Rumours in Movies

Rumours, probably myths, and not-quite-confirmed stories from the world of cinema.

Dial M for Murder

Dial M for Murder (1954)

Fans of Alfred Hitchcock will know where he makes his trademark director’s cameo in Dial M for Murder (1954), appearing in the photograph taken at Tony Wendice’s class reunion dinner.

But there may be another, more obscure cameo in this picture: the man sitting across the table from the director looks remarkably like Jimmy Stewart, who starred with Grace Kelly in Hitchcock’s other 1954 film, Rear Window.

It may be Ray Milland, who plays Tony Wendice, as the two actors do sometimes look similar, but the man in the photograph parts his hair on the right (like Jimmy Stewart), while Milland usually parted his on the left. Judging by the white aura around the figure, he also seems to have been added later as a cutout. (Perhaps by the same person who got a bit too enthusiastic when touching up Charles Swann’s cigar, just to make absolutely sure the viewer could see it.)

We’re pretty convinced it’s Jimmy Stewart, but until we know for sure, we’re filing this under ‘unconfirmed rumour’.

Doctor Zhivago

Doctor Zhivago (1965)

When Zhivago returns home from not-quite meeting Lara on a tram in Lean’s epic, as he opens the door of his house, a slightly ghostly reflection appears in the glass window of the vestibule.

The reflection is often thought to be David Lean himself. A blown-up, lightened image (right) suggests that the figure may have a beard, though that could just be a result of the image processing.

It does look a little like David Lean, but it’s by no means definitely him; it could be anybody. The position also looks a little posed, raising the possibility that it’s the reflection of a portrait hanging on the wall as set dressing.

Went the Day Well?

Went the Day Well? (1942)

There is a rumour going around that Christopher Lee makes a very early appearance in the 1942 war film Went the Day Well? The rumour seems to have originated with the IMDb listing for the film, which features the actor in an uncredited part.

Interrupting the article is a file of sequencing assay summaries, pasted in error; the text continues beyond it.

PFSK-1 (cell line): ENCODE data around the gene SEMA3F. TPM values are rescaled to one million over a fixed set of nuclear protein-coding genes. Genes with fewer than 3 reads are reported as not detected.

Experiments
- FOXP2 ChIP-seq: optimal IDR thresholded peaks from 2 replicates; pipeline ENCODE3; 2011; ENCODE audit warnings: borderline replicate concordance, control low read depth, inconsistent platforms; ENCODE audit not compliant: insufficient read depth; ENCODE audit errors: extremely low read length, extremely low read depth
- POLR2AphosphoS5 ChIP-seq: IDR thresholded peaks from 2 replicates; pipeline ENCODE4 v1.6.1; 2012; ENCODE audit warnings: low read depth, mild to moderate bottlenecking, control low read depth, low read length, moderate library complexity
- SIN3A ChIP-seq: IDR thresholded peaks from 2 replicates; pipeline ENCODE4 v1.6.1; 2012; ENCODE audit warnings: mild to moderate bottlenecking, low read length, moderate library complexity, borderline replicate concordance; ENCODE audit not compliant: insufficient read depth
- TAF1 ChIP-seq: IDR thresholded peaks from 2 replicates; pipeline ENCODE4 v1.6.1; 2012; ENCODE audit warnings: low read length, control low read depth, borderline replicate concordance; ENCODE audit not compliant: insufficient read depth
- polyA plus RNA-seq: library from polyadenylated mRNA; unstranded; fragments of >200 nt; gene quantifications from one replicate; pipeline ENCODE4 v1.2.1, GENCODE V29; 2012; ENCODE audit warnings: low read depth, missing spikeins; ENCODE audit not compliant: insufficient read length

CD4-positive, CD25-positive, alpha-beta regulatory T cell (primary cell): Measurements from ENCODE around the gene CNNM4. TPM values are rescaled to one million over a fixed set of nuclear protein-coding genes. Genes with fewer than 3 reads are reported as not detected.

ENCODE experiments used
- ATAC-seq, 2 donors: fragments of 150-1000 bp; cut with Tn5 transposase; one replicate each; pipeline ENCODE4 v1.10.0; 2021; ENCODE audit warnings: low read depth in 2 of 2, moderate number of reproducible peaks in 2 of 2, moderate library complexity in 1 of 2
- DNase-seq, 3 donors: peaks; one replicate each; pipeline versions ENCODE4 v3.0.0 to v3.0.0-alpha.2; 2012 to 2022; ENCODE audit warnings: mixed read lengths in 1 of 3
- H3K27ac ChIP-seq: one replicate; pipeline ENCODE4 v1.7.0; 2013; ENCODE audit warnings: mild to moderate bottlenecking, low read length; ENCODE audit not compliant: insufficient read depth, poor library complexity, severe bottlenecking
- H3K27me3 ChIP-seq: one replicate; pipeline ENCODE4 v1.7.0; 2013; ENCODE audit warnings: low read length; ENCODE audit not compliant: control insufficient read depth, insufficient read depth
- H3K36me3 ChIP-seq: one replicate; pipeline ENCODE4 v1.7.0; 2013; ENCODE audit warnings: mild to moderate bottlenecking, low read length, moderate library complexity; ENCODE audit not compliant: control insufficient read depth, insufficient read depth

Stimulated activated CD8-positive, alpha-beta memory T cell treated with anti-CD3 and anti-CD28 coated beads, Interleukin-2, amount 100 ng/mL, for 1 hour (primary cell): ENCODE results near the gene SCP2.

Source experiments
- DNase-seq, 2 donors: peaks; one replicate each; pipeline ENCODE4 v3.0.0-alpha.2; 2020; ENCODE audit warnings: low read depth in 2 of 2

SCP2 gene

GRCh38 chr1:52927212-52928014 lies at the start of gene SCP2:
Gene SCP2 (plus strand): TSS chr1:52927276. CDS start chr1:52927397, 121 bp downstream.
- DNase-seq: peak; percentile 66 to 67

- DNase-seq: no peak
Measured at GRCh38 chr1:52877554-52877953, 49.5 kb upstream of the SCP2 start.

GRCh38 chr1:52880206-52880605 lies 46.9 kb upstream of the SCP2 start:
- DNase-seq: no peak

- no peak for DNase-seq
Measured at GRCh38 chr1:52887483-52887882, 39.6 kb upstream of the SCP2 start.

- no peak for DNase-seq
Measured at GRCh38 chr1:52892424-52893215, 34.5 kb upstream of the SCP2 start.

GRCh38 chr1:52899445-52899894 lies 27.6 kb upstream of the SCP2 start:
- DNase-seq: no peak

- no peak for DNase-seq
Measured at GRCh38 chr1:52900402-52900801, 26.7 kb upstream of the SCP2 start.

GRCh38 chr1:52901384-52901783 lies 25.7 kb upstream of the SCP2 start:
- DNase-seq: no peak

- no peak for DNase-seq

Given that the film was made several years before his first generally recognised credit, and that even posters on his official website are sceptical, it’s probably safe to say that, went the day well or ill, it almost certainly went without Christopher Lee.

There is also the possibility that it’s somebody else of the same name; the IMDb listing appears to have been amended to support this theory.


Dracula (1931)

Watching Tod Browning’s 1931 version of Dracula for the first time can be an odd experience. Apart from seeing Bela Lugosi laying the groundwork for eighty years of imitations, there are some real double-take moments, like hearing those classic lines spoken without irony (“Listen to them… Children of the night… What music they make.”), and seeing Dwight Frye as Renfield laying the groundwork for Andy Serkis’s Gollum in the Lord of the Rings trilogy, and, well, and the vampire bee…

The vampire bee appears near the beginning, when we first see the Count’s castle and the Weird Sisters are waking up. After a couple of shots of the women beginning to emerge from their coffins, there’s a brief shot of what appears to be a bee (or maybe a wasp?) crawling out of its own, teeny-tiny coffin.

A report from a fantasy convention in 2000 does mention the bee, and suggests that it might be intended to be a giant bee in a regular-sized coffin. Unfortunately, it really doesn’t look that way. It’s almost cute.

Lacking any definitive explanation of the bee, why its there, and whether it’s a giant bee or a tiny coffin, it’s probably best not to even get started on the armadillos that appear a moment later…

Armadillos in Dracula

Nosferatu (1922)

There’s a rumour that F.W. Murnau’s classic vampire film Nosferatu features actor Max Schreck in not one but two roles. He is of course the vampire himself, but – the rumour goes – he also appears briefly in another role near the beginning of the film, as a clerk in the office where Hutter works. (Nosferatu was an unofficial adaptation of Dracula, and the character names were changed in an unsuccessful attempt to avoid incurring the wrath of Bram Stoker’s estate. Hutter in the film is Jonathan Harker in the novel; Dracula becomes Count Orlok.)

There’s a still of the clerk above, and of Schreck as Orlok below, and plenty more images of Schreck in and out of make-up online.

Max Schreck in Nosferatu

It’s a tricky one. The clerk seems to have Schreck’s height, his narrow shoulders, and certain mannerisms. There’s something similar about the area around the eyes, too. The clerk’s head looks more rounded in the still above, but as he lowers his face at the end of the shot, it takes on something of Orlok’s length, before being hidden (very pointedly) behind a large hat. The forehead seems different, but as Orlok this would be hidden by make-up or prosthetics, and the prosthetic teeth would lengthen Schreck’s face.

Ultimately, there’s nothing here to either provide a definite ‘yes’ or a definite ‘no’. The only source I can find for the rumour is on IMDb, under Nosferatu trivia, which is user-submitted, and so not really authoritative. A discussion on the boards there is indecisive, and raises the question of who added the fact and what their source was.